It is not about doing everything right immediately. It's about showing willingness to listen, to learn, to broaden your horizons, and to make stories other than those usually portrayed heard. Only then can something change in the long term.
In other words – it is not enough to read about jaguars on paper, you have to learn to recognize them.
Ariane Sofía Vera-Fluixá, singer-songwriter and author with German-Argentinean roots, studied English literature and international relations in Scotland (University of Aberdeen) and Ireland (Trinity College Dublin). She won the 2017 Welcome To Europe Songcontest with her single Tolerance, spoke at several TEDx conferences and sang in the European Parliament in Strasbourg. Since November 2018 she is living in Aguascalientes, Mexico. There she initiated the Fridays For Future and founded an initiative for conscious and fair coffee consumption. In Mexico, cottonfloss is often part of the cityscape, but she prefers mangoes, which she can pick directly from the tree.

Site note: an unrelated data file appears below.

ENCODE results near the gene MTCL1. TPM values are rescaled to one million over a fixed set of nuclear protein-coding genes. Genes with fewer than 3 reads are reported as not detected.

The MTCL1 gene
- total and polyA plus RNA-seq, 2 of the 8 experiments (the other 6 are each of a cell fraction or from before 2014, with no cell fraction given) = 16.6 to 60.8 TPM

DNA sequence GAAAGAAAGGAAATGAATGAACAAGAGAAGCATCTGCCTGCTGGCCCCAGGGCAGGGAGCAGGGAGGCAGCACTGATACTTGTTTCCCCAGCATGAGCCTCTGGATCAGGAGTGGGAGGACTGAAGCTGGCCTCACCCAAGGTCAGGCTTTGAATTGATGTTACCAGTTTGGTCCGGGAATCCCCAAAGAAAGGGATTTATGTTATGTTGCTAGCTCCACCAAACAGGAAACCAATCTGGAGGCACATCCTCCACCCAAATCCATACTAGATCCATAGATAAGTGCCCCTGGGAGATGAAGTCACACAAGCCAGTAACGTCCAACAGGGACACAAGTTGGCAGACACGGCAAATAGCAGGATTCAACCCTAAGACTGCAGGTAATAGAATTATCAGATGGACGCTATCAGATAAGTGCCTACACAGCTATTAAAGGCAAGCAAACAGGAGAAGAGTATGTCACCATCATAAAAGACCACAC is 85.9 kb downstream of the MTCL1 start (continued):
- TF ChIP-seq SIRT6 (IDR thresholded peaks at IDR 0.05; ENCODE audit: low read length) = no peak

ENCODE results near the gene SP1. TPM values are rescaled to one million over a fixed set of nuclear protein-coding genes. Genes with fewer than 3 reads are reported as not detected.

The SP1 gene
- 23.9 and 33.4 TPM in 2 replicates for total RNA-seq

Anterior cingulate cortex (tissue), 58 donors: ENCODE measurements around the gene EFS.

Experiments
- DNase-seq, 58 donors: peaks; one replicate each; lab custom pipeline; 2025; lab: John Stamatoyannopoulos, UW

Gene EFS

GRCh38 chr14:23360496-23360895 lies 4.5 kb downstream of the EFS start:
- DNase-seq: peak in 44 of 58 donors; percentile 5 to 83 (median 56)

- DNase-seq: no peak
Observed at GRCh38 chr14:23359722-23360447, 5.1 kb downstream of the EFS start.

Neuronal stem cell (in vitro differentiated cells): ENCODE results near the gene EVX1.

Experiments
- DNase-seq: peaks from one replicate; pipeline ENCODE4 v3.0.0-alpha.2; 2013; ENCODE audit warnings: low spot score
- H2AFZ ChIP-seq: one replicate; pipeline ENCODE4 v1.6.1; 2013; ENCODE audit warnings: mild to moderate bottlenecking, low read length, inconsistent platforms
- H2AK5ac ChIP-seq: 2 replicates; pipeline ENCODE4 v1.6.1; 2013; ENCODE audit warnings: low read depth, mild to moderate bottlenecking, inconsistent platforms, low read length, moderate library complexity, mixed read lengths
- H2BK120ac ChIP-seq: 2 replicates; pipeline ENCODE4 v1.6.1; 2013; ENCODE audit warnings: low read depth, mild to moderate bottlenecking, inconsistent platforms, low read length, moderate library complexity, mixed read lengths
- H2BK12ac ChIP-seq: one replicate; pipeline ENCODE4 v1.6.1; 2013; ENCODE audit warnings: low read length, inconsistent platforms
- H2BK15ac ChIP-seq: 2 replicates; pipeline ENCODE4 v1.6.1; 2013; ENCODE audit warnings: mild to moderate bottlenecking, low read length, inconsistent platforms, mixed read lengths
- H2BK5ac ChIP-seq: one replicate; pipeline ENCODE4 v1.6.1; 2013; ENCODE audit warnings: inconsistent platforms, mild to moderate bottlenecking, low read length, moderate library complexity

Instagram & Facebook: @arianeveramusic